October 24, 2023 • By Dennis Beaver

Getting older isn’t for sissies, and the more prepared you are for cognitive decline and the issues that come with it, the better your life will be.

Do you worry about a friend or family member who is getting on in years? Perhaps you even worry about yourself? When was the last time you looked in a mirror and thought, “Where did that wrinkle come from? It wasn’t there yesterday.”

A bit scary, isn’t it? “Life is great until it isn’t, until Mom or Dad, Grandma or Grandpa — or you — slips and falls, winding up with bruised ribs at best or a hip fracture, and everything is suddenly upside down,” observes M.T. Connolly, author of The Measure of Our Age: Navigating Care, Safety, Money, and Meaning Later in Life.

Connolly is an attorney and social researcher focused on elder justice and a 2011 MacArthur Fellow. She was the founding head of the Justice Department’s Elder Justice Initiative. In my experience, she is one of a handful of lawyers truly dedicated to making a profound difference in our society instead of fattening their bank accounts.

We had a long and fascinating chat about the common mistakes and assumptions we often make about the reality of aging in America. Here are some of the things she says many of us do wrong:

1. Don’t plan ahead, assuming there will be plenty of time when a crisis hits.

Consequences: You have less control, less knowledge than you need to navigate options, thereby reducing your chances of a good outcome. Crises will come, and planning ahead can help you understand how to navigate the various choices, how you might pay for them and which ones might be a better fit for you or somebody in your family.

2. Don’t talk about our care preferences — who will provide it and where — assuming that when the time arises, our preferences will be totally clear.

Consequences: You end up with suboptimal outcomes for the person who needs care. One option is getting care at home, but who will provide it? A family member, a friend, a paid caregiver or volunteers from a church or a community organization? If you need or want a facility, what type makes the most sense? A nursing home, assisted living, a group home, a CCRC (continuing care retirement community)? How will you pay?

Don’t let this just happen by default. A frequent, terribly sad situation is when an older adult who already has some issues, such as mental health or developmental disability issues or substance use, is taking care of a family member. As the caregiver gets older, they’re no longer able to provide the needed support, and the tables turn. A younger person with real challenges thrust into a caregiving position can be a recipe for disaster. So address these issues well in advance.

3. Assume older caregivers can do it all alone and there is no need to involve anyone else.

Consequences: Caregiving should not be a solo endeavor, but many of these people are very much alone. So, divide the tasks: Who is going to help out on what day? Who is going to handle insurance issues? Who will drive Mom to doctor’s appointments and help with groceries?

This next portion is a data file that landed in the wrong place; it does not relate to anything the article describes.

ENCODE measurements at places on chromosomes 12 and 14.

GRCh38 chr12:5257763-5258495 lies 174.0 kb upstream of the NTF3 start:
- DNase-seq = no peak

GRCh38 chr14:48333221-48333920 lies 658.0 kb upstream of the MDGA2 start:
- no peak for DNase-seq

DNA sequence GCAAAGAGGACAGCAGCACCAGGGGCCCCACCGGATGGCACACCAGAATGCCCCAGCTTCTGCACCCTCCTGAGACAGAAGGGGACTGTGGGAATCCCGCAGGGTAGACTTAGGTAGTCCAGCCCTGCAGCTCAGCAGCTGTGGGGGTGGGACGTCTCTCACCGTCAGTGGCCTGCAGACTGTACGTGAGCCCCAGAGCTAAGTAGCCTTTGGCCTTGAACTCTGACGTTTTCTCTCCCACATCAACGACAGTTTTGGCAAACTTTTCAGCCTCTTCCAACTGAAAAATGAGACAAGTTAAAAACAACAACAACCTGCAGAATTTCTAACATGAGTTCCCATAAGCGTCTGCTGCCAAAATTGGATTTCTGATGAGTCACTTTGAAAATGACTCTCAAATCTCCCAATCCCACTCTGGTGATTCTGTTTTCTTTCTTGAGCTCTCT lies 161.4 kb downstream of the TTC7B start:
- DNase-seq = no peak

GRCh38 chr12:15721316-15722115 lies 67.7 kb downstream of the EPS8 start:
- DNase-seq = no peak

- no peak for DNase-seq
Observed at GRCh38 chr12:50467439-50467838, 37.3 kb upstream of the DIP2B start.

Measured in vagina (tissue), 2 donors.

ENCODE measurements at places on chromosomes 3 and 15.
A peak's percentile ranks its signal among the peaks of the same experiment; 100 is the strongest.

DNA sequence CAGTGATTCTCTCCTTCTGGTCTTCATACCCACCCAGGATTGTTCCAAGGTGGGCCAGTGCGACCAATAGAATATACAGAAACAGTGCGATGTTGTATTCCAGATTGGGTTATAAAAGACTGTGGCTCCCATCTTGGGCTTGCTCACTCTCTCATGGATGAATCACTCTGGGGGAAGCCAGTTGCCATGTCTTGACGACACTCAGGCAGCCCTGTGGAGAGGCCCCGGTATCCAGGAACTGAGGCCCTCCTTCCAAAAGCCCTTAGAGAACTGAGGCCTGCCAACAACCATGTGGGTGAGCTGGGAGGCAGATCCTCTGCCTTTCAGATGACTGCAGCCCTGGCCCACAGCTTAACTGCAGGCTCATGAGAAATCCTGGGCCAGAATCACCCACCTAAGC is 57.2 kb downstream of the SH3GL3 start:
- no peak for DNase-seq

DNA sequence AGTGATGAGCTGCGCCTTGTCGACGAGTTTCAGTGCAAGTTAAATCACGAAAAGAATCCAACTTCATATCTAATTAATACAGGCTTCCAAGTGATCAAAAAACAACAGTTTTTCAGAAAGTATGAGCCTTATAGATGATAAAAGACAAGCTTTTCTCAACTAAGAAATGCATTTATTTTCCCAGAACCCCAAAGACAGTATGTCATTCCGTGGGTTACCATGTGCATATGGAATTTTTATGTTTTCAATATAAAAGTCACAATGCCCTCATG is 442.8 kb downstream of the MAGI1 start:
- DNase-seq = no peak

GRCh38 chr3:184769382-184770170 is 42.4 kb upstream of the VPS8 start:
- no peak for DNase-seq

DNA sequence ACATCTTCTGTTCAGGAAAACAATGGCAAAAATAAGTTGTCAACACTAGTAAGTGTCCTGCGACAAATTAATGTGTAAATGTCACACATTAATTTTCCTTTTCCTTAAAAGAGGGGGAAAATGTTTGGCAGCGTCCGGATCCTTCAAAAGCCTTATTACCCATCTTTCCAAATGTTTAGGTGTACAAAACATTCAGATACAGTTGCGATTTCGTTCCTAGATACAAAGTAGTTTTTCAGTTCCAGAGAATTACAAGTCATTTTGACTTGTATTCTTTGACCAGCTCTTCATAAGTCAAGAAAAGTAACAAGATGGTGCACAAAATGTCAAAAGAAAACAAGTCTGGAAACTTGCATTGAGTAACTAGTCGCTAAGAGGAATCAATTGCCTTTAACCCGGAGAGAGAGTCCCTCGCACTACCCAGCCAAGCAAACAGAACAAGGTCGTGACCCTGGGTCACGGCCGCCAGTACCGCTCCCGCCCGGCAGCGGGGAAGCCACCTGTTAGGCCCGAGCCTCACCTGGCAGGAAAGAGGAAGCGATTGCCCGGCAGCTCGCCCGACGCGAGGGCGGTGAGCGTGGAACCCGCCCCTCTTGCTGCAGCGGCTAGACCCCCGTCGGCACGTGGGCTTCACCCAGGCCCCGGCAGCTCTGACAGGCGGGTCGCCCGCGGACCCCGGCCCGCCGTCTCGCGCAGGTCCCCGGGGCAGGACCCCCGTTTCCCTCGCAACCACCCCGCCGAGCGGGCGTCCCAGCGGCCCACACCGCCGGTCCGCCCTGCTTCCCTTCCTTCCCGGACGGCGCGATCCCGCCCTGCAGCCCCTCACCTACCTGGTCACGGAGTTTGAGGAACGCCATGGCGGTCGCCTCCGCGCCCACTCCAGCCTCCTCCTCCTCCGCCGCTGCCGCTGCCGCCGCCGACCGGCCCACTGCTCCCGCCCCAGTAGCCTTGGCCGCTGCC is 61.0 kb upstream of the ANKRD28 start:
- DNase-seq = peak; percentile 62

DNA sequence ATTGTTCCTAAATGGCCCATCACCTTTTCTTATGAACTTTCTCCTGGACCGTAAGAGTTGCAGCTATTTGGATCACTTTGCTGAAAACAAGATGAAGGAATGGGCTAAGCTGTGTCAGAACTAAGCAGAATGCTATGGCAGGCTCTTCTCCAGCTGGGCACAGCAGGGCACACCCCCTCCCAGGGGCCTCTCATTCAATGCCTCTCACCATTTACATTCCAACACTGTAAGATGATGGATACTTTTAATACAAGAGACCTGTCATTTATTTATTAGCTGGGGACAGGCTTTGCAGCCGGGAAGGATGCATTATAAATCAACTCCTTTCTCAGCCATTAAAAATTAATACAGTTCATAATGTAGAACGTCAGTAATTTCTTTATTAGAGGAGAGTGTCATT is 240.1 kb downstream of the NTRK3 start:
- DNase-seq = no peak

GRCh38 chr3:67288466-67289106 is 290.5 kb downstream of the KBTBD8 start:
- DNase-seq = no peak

Caregivers can’t go it alone for very long. Talk about how you’re going to support the caregiver as well as the older person.

4. Don’t plan on paying for long-term care — there’s always Medicare.

Consequences: Medicare pays only for rehab, hospice and acute care and even then with limits. It does not cover long-term care. Most private health plans do not pay at all. The expenses can wipe out a family’s finances.

Once a person is impoverished, Medicaid will cover long-term care, but it can be hard to find caregivers or a quality nursing home that accepts Medicaid. We do not have a coherent long-term-care system.

It is many families’ biggest uninsured expense. People need to understand that going in.

5. Don’t name a trusted person for your financial institution to contact in case of suspicious transactions on your account.

Consequences: Older Americans often are targeted for their money — which can be gone before you even notice that something is wrong. By adding a trusted contact to your account, the financial institution will have another person to call to say, “We think something is going on here that is problematic.”

6. Don’t designate a power of attorney for health care or finance until there is a medical emergency or a diagnosis of dementia or Alzheimer’s.

Consequences: A power of attorney is a private agreement between two people and requires mental capacity to contract. If you don’t enter into a power of attorney while the person still has mental capacity to do so, you’re stuck and your family is stuck with an expensive and onerous guardianship proceeding that strips you of your rights.

7. Don’t worry about staying in touch with other people.

Consequences: Isolation and loneliness are the enemy. They make you more vulnerable in all sorts of ways to worse physical and mental health and for being financially exploited.

8. Assume all doctors are the same and that you don’t need a geriatric specialist.

Consequences: Older people are not just graying or wrinkled adults. We have specific needs. Comprehensive care by specialized geriatric providers improves health and extends independence.

The Measure of Our Age is essential reading for older people and their families and friends, attorneys, accountants, physicians, clergy — in short, anyone who deals on a personal or professional level with the aging population of America.

And you’ll know by looking in the mirror.